Here is a list of the events scheduled for Friday, July 10th! On the prehistoric cultural relations of Southeast Asia with Northeast India Room: Salle du Lesc F308 MAE Time: 9:30 Chairs: Potshangbam Binodini Devi On this theme, we shall discuss the nature of prehistoric research in Northeast India then we shall explore different
The 15th International Conference of the European Association for Southeast Asian Archaeologists starts on July 6
Mark your calendars! The 15th International Conference of the European Association for Southeast Asian Archaeologists starts on July 6, 2015-July 10, 2015!The conference will be held at the Université Paris Ouest Nanterre la Défense, Paris, France and is being organized by Bérénice Bellina-Pryce. Registration for the conference is still open, click here to register. If you’re planning on attending
New special issue in the Journal of Indo-Pacific Archaeology is out! Check out the table of contents and abstracts here. Volume 37: Food and Foodways in Indo-Pacific Archaeology Beyond Subsistence: Food and Foodways in Indo-Pacific Archaeology by Michelle S. Eusebio and Amy Jordan “Please Pass the Salt” – An Ethnoarchaeological Study of Salt and Salt Fermented Fish Production,
An outstanding characteristic of the early bronze-using period of Thailand is that societies were peaceful. The association between bronze production and warfare assumed by earlier scholars as characteristic of a typical “Bronze Age” is disproved by Ban Chiang archaeological evidence. This is yet another sign of the unusual nature of this site, as well as
Finds of small artifacts can shed light on activities, interests, and materials used in daily life. The Ban Chiang excavations produced many artifacts of stone (adzes. bangles, and molds), bone (bangles, beads, and awls), clay (spoons, pestles, pellets for shooting small animals with a pellet bow, figurines, bangles, spindle whorls, small cups, and the enigmatic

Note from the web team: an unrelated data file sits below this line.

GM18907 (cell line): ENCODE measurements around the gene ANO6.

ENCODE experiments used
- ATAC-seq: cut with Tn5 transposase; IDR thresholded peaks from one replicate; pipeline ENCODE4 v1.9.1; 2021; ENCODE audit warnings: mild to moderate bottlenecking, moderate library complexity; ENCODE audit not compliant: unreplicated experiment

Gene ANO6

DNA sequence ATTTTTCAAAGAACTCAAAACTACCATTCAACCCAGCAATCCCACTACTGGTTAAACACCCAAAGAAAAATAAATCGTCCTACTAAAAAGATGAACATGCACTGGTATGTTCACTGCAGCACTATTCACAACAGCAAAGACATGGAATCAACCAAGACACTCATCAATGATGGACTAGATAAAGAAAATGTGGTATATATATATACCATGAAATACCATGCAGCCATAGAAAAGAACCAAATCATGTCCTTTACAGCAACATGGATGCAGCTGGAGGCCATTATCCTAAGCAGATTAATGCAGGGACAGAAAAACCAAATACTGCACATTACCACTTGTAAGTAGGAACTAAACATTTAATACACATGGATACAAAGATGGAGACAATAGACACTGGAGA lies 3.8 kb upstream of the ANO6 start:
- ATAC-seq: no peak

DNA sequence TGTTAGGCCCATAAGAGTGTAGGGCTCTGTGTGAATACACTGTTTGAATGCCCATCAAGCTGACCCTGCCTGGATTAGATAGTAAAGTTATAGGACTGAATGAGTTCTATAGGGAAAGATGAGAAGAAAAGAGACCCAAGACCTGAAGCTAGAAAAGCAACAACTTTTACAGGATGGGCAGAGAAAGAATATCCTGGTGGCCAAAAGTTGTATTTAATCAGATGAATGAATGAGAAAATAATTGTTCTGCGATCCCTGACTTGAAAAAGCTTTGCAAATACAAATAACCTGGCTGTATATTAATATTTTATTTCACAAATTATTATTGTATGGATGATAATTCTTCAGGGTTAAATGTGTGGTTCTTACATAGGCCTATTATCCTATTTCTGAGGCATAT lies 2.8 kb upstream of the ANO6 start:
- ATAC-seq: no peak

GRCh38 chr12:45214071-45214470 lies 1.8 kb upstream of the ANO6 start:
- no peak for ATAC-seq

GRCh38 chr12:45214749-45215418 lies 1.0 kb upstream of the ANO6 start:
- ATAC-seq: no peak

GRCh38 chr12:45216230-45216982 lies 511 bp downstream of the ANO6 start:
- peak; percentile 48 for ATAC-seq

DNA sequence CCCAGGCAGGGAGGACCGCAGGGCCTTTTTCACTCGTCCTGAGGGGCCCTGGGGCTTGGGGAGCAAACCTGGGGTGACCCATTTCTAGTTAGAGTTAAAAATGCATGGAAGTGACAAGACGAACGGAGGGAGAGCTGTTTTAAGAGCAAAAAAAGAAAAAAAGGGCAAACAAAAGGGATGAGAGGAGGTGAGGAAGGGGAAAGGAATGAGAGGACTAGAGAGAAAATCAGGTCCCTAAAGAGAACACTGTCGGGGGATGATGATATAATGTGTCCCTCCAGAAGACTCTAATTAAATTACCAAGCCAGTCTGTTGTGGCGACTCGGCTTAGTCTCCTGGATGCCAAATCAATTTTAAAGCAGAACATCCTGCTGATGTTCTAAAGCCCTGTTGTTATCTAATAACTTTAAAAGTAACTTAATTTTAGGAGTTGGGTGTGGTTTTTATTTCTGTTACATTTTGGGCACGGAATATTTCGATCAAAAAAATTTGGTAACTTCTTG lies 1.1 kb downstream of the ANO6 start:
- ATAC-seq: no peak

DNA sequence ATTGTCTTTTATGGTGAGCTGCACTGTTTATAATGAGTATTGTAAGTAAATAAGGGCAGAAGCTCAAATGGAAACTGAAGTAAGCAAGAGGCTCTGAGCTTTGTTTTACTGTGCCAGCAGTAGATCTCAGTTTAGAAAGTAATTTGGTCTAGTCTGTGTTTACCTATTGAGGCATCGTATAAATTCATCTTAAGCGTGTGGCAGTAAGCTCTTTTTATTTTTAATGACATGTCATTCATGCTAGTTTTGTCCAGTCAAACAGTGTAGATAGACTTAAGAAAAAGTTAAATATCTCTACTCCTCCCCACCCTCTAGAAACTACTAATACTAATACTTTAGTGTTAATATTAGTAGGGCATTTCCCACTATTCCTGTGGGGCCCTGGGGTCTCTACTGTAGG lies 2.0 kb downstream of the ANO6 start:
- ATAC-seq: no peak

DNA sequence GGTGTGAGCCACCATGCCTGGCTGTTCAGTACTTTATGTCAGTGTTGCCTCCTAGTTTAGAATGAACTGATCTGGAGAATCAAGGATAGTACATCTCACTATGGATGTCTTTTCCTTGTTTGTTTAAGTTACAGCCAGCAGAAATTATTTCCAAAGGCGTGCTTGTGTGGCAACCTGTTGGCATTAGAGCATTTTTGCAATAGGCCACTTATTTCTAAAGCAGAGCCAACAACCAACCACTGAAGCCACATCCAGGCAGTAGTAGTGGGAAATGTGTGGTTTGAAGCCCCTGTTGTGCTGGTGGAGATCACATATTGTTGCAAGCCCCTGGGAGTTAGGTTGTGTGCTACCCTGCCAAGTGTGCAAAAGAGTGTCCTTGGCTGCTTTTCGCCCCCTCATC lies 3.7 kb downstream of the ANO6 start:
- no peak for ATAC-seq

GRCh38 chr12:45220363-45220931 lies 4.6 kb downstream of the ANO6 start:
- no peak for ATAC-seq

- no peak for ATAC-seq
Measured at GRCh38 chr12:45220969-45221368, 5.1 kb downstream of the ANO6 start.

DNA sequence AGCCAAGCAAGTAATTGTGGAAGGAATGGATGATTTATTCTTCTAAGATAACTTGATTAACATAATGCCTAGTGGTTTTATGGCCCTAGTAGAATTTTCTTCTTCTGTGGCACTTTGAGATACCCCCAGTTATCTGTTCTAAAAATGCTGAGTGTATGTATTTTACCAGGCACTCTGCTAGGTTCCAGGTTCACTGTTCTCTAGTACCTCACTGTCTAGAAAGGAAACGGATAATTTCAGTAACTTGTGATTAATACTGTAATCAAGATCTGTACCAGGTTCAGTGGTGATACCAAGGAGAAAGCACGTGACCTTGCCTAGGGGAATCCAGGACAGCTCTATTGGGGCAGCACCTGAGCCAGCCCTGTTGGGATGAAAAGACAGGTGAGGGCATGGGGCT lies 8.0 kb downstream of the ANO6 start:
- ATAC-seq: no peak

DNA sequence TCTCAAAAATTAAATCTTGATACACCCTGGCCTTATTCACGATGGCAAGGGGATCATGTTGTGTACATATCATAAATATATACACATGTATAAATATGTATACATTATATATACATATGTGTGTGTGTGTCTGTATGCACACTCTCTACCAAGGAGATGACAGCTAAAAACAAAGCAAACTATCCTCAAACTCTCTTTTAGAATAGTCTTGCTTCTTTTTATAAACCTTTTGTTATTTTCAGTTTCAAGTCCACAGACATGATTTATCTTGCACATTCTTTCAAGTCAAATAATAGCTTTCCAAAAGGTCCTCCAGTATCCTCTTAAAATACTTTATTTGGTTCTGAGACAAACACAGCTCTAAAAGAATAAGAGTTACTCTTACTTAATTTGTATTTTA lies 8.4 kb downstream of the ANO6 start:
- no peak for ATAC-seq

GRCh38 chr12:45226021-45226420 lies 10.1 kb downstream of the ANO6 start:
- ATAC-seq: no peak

The Ban Chiang excavations yielded rich evidence of burial practices that changed over a two-thousand-year span. Much of the evidence about the ancient society unearthed at Ban Chiang comes from the human burials. The 1974 and 1975 excavations at Ban Chiang recovered 142 individuals from burials, documented in situ with associated grave goods. While pottery was by far the most common
The excavations at Ban Chiang uncovered a previously unknown and aesthetically distinctive ceramic tradition. Ceramic production in Ban Chiang actually stretched back nearly 2000 years before the red-on-buff pottery which gave the site its early renown. Known chiefly from pottery found in burials, the ceramics from even the lowest (oldest) levels of excavation exhibit an
One find that excited the excavators at Ban Chiang were the small clay crucibles with spouts. It was soon clear that these ordinary-looking artifacts had once been used to melt bronze, copper, and tin to cast objects in molds. But as the crucibles were studied in more detail they had a bigger story to tell: that Ban
Dating the Ban Chiang cultural tradition has been the subject of controversy and scholarly debate for more than forty years. The excavations in 1974 and 1975 showed that the site had a long stratigraphy and was occupied for thousands of years (Gorman 1976). In the early 1970s, thermoluminescence dates on unprovenienced ceramics suggested, incorrectly, that
Although Ban Chiang and similar sites in Thailand have been called “cemeteries” for many years, this interpretation has recently been revised. We now think that the dead at Ban Chiang were buried under and around houses that were built on stilts. This practice—found in many societies from the ancient Maya to the Near Eastern neolithic—is
Detailed analysis of Ban Chiang skeletal remains has given us a treasure-trove of information about prehistoric life in the region around Ban Chiang. The most in-depth knowledge to date comes from Michael Pietrusewsky and Michele Toomay Douglas of the University of Hawaii, via their detailed study of 142 skeletons excavated in 1974/75 from Ban Chiang.
The Ban Chiang excavations revealed a society with distinct differences from the “Bronze Age” society most archaeologists expected. Production in a rural non-hierarchical society: When bronze artifacts were first excavated at Ban Chiang in the mid-1970s, the prevalent “Bronze Age” paradigm was that only socially-stratified societies had the capability to make objects with this alloy.